The names of the days of the week

These follow the Jewish and Christian order, beginning with Sunday and ending with Saturday. Thus Friday, the weekly holiday, is not either the first or the last day of the islamic week!

Sacred months and days

The Holy Quran, in the ninth chapter and 36th verse, mentions the calendar (translated into English):

"The number of months with Allah has been twelve months by Allah's ordinance since the day He created the heavens and the earth. Of these four are known as sacred; That is the straight usage, so do not wrong yourselves therein, and fight the Pagans."

These four sacred months are: Muharram, Rajab, Dhul Qadah and Dhul Hijja. It is from this verse that it is commonly believed that fighting during sacred months is a sin.

Extremely important dates in the Islamic (Hijri) year are:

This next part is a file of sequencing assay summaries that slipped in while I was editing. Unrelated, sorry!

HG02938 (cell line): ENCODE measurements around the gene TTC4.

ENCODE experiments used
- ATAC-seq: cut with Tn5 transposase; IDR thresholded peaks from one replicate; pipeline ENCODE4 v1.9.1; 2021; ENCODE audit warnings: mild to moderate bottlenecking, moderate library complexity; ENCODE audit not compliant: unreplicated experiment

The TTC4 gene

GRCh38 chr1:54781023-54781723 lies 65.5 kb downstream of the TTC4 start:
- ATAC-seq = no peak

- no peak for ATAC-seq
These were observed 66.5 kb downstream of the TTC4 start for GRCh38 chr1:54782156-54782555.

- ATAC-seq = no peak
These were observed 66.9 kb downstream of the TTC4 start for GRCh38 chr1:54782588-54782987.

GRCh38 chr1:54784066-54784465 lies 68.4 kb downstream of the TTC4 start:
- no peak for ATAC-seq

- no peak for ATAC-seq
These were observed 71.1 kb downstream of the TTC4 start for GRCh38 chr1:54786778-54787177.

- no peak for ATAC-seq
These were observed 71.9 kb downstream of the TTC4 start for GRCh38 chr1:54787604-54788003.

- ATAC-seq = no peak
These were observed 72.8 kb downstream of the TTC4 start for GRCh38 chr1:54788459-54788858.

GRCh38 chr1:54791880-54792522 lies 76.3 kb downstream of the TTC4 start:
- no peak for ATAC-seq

Other important dates specific to certain sects in Islam are:

Current correlations

Portions of the Islamic calendar years 1424 and 1425 occur in the Gregorian calendar year 2004. January 1, 2004 is 8 Dhu al-Qa'da 1424 AH. 1 Muharram 1425 AH is February 22, 2004.

The Islamic calendar year of 1429 occurs entirely within the Gregorian calendar year of 2008. Such years occur once every 33 or 34 Islamic years (32 or 33 Gregorian years). More are listed here:
Islamic year within Gregorian year
Islamic Gregorian Difference
1228 1813 585
1261 1845 584
1295 1878 583
1329 1911 582
1362 1943 581
1396 1976 580
1429 2008 579
1463 2041 578
1496 2073 577
1530 2106 576
1564 2139 575

For a very rough estimate, multiply the Islamic year number by 0.97 and add 622 to get the Gregorian year number.